Central Bank on strategic decision to dispose of a portion of gold from international reserves

Tuesday, 31 March 2020 00:51 -     - {{hitsCtrl.values.hits}}

The Central Bank of Sri Lanka (CBSL) yesterday via a statement issued a clarification in relation to the article published in the Daily FT on Monday titled the ‘Fate of the rupee: Culprit is untamed inflation and budget deficits, not COVID-19’ by W.A. Wijewardena, a former Deputy Governor of Central Bank. The statement is as follows:


CBSL categorically denies that CBSL was involved in sale of gold in meeting the foreign debt service obligations. CBSL, being the apex financial institution, it would be obligatory to provide the real facts to the general public that may have been tainted by the impudent allegations levelled against reserve management strategies of CBSL, and hence the following explanation is provided by the CBSL.   

CBSL has changed its reserve management strategy in 2016 to a model based scientific structure known as the Strategic Assets Allocation (SAA) which has been practiced by global central banks for many years. According to this model, the reserves are objectively divided into different tranches and asset classes with a view to derive an optimal asset allocation to CBSL.

Accordingly, the CBSL’s longstanding gold holding of 15 to 20% over the last decade had proven to be an over-allocation. The most detrimental factor in over allocation is that gold happens to be a non-income bearing asset for a substantially longer period as the demand for safe haven assets like gold had deteriorated with the recovery of the global financial crisis.

In consideration of all the above-stated factors, CBSL analysed the international practices of holding gold as a reserve asset in central banks in the region and the rest of the world. 

Upon a thorough analysis on the international best practices and the nature of gold as a reserve asset, the management of CBSL decided to reduce the gold holding to 3 to 5% of the foreign reserves once the gold prices have escalated to appropriate levels with a continuous monitoring in the market.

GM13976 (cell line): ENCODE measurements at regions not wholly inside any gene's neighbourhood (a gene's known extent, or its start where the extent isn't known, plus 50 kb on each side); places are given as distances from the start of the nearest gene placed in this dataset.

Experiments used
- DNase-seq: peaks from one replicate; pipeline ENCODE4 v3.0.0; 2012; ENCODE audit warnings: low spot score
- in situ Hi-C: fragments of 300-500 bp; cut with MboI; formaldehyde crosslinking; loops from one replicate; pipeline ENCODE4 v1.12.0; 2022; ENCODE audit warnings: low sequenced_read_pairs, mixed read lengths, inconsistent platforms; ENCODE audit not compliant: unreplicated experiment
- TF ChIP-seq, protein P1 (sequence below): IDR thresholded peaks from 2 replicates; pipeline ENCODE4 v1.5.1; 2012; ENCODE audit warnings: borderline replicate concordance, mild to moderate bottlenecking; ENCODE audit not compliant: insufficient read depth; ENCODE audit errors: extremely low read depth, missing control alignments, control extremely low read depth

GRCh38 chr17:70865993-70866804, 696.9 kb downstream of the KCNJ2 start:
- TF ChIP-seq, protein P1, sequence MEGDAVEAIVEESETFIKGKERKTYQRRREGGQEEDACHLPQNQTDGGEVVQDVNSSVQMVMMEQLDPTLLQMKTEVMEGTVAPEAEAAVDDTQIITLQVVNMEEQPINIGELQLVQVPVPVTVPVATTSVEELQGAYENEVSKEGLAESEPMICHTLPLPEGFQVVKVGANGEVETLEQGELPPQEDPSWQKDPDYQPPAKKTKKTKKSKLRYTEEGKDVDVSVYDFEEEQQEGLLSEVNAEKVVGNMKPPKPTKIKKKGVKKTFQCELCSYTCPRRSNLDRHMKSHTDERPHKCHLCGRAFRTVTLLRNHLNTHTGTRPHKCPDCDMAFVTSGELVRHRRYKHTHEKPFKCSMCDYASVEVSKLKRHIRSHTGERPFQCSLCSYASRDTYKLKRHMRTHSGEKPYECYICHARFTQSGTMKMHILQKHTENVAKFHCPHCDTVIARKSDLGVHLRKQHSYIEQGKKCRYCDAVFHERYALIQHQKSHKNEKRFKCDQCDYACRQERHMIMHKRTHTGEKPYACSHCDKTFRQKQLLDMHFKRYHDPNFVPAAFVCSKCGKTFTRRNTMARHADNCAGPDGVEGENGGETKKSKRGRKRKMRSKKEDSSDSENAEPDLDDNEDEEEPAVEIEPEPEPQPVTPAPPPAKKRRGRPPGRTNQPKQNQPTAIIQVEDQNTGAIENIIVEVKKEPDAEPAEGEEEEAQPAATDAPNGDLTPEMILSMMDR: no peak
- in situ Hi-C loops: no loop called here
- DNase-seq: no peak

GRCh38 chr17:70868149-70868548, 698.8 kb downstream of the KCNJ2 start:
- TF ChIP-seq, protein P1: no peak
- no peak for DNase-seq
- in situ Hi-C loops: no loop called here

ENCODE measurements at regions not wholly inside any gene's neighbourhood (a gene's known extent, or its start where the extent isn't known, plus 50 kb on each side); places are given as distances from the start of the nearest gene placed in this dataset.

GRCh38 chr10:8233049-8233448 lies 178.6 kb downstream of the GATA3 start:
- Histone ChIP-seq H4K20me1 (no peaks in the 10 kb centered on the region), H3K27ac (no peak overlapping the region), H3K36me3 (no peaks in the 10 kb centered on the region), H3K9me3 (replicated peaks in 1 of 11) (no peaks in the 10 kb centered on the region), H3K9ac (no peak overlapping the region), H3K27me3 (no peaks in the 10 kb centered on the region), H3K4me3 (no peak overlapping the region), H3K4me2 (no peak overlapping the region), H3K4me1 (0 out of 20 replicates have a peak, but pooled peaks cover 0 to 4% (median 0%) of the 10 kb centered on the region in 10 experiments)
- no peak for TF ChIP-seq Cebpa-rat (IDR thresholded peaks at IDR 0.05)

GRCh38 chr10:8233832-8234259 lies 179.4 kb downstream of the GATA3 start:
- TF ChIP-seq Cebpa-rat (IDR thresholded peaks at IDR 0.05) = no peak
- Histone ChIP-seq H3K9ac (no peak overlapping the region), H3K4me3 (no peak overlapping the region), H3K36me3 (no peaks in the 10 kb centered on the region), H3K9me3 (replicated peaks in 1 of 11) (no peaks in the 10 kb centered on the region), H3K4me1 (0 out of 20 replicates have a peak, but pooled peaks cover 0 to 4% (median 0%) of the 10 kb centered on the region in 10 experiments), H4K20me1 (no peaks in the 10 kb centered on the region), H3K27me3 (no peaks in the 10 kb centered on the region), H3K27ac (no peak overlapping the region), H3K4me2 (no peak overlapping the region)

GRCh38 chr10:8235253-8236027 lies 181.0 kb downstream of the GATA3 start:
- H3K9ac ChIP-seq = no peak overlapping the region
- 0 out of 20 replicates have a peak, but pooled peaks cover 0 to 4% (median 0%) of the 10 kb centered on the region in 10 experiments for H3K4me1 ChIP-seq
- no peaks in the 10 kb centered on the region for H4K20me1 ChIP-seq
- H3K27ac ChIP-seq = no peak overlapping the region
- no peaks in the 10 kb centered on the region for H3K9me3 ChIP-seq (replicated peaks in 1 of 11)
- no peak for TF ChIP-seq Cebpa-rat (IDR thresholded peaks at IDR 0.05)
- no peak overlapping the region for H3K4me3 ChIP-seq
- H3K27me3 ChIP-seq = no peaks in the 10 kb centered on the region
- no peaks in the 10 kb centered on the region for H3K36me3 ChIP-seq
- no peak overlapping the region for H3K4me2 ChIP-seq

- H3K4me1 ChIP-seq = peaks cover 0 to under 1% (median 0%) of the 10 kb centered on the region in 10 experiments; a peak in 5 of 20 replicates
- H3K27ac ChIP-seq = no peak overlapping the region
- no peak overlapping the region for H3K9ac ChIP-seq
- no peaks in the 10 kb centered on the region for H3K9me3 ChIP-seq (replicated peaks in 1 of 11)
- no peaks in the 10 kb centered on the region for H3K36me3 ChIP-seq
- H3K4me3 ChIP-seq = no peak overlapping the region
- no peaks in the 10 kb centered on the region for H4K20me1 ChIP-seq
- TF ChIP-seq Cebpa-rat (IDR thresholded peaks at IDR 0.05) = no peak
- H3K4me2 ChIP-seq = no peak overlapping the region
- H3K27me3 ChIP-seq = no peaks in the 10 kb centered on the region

Whilst CBSL was considering to reduce its gold holding at appropriate prices, gold prices which were continuously trading at $ 1,300-$ 1,400 levels started to escalate since mid-2019 owing to the reversal of the monetary policy stance of US Federal Reserve Bank and the geopolitical tensions that erupted in Middle East.

CBSL has also disposed smaller portions of its gold holdings during above period of time. However, with the outbreak of corona (COVID-19) virus in China during the months of January and February 2020, an abrupt movement was shown in the gold prices recording an eight year high. At this juncture, CBSL disposed a portion of excess holding above the prudent level in order to bring down the gold holdings to an acceptable percentage of the reserves.

It is also pertinent to note that, CBSL sold excess holding of gold above the average cost of purchase, realising a profit to the CBSL. Timing of this disposal was opportune, as subsequent to the disposal, gold prices have moved abruptly with the increased volatility in the market.

Similarly, across the globe, reserve managers unwound their gold positions with this abrupt movement in gold price, which was a market opportunity.

Accordingly, CBSL categorically denies the erroneous interpretation that CBSL has disposed the gold as an act of desperation in order to finance the loan repayments falling due. It is important to note that the decision to reduce gold holding was executed with a long-term objective of converting a non-income bearing asset to an income bearing asset in line with the modern reserve management trends. 

In that context, gold disposal proceeds had been invested in different asset classes in the foreign reserves and have not utilised to pay any government debt servicing purposes or for any other purposes.